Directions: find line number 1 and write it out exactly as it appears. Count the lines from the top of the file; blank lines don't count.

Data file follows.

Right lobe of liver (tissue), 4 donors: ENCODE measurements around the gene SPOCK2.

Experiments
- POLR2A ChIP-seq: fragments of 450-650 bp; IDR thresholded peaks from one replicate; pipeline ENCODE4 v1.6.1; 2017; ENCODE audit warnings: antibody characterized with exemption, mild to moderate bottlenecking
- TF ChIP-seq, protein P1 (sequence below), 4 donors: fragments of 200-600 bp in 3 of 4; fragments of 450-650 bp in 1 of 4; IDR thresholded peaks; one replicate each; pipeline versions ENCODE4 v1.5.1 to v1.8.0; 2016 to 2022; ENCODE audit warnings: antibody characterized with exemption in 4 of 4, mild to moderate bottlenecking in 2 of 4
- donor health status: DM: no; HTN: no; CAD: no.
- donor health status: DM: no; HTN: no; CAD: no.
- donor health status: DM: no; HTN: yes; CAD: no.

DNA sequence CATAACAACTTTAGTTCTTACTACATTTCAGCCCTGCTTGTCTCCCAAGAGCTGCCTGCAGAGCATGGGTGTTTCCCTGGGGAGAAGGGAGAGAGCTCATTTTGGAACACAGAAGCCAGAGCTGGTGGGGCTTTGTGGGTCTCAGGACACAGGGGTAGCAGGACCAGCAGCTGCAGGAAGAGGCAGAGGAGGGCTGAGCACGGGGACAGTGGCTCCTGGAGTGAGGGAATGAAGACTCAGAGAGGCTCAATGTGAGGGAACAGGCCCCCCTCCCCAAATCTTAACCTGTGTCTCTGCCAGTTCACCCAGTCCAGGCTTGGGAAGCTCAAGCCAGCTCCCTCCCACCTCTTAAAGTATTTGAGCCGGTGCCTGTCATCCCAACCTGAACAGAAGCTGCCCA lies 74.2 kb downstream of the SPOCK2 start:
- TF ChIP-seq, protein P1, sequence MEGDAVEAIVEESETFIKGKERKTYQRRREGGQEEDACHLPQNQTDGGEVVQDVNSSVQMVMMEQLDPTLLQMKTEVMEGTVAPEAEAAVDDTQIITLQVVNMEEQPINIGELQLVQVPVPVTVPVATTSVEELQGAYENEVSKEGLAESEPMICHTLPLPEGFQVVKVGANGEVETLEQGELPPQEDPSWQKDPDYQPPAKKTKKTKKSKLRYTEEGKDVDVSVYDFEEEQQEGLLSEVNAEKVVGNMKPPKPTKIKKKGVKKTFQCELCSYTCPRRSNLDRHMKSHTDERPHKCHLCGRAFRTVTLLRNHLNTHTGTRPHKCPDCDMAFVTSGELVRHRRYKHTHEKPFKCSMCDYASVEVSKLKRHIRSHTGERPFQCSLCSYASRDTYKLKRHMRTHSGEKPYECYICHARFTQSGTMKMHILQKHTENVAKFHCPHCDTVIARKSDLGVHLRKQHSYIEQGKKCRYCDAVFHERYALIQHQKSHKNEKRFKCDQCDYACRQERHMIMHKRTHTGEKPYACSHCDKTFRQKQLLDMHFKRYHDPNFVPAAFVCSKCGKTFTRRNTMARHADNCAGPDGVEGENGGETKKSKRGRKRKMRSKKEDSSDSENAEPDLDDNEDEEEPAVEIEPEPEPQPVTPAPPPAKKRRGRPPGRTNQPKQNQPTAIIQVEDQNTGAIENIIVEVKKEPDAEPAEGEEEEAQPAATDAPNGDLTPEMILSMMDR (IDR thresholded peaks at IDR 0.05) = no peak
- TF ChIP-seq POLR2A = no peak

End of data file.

Right lobe of liver (tissue), 4 donors: ENCODE measurements around the gene SPOCK2.